by Eric Hendrixson
Even as a child he was like that. In school, during the class on fractions, he told the nun she was a liar and refused to listen. He was suspended for a week. He said, “You can’t have anything part-way.” When October came, he dressed up like a dictator for Halloween.
The Gypsy woman, really Mrs. Robbins from Cameron Street with a quilt on her hips and beads, squinted at his hand. She traced the lines with her index finger, said: “Two careers, three children, a long, safe, happy life, one marriage. Your talent is a slight buff at your pinky finger. The lines do not run deep.”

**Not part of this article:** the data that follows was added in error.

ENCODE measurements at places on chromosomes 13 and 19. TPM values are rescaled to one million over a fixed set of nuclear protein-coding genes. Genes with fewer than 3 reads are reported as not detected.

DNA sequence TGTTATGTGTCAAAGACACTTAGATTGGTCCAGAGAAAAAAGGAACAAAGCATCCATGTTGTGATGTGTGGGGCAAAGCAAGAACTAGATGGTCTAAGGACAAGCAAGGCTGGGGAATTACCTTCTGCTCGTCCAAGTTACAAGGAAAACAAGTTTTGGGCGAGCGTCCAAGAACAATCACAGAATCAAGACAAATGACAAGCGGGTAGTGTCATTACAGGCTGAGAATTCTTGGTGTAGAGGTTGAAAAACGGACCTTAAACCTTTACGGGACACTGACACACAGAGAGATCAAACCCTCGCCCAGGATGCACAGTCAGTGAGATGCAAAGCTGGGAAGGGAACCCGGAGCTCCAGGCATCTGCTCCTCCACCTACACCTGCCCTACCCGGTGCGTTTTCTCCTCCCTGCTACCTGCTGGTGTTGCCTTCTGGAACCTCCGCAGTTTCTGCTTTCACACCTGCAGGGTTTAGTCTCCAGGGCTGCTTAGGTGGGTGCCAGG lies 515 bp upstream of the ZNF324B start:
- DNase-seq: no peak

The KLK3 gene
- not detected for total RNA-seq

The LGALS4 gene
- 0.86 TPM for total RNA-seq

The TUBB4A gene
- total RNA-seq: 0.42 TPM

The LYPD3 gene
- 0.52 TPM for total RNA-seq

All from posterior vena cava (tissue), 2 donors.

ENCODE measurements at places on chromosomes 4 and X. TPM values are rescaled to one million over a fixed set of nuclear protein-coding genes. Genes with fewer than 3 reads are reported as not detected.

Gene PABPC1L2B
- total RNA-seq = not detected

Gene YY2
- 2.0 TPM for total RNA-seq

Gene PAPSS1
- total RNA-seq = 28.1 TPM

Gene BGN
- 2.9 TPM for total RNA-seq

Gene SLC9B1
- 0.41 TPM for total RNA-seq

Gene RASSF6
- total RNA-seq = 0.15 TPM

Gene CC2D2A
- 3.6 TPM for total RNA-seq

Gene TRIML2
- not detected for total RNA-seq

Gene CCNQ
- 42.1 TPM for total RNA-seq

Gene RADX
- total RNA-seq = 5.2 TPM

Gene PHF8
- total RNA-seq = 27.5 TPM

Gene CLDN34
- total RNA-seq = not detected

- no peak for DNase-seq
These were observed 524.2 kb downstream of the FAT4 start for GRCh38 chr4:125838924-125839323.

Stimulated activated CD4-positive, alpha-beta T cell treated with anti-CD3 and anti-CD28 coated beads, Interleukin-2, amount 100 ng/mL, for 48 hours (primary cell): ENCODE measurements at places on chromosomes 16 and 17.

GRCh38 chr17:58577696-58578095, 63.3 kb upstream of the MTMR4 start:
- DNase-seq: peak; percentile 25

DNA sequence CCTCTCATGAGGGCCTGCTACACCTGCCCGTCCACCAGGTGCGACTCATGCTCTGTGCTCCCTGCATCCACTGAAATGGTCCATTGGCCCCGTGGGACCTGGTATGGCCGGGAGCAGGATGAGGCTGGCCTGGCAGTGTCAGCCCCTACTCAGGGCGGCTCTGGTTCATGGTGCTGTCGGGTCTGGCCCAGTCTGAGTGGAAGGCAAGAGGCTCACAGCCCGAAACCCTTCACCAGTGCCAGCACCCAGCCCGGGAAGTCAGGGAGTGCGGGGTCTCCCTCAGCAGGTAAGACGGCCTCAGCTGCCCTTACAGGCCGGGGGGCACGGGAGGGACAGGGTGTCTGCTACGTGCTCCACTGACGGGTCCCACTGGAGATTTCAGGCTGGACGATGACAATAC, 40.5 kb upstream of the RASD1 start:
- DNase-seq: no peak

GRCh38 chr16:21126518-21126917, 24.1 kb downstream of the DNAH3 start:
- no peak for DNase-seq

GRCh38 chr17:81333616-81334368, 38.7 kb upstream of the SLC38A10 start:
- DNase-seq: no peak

He left his candy sack in the living room. That night, nobody heard him sneak downstairs. It wasn’t until morning that his mother missed the paring knife. Even at the hospital, he refused to show the doctor his newly-lined palm.
Eric Hendrixson’s first book is Bucket of Face. His most recent publication, “The Ninja’s Wife”, appears in Fireside Press’ Wishful Thinking anthology, which comes out this Monday. He recently moved to Chicago, where he is developing a new appreciation for hot dogs. “I can’t explain it,” he says. “They’re just better here.”
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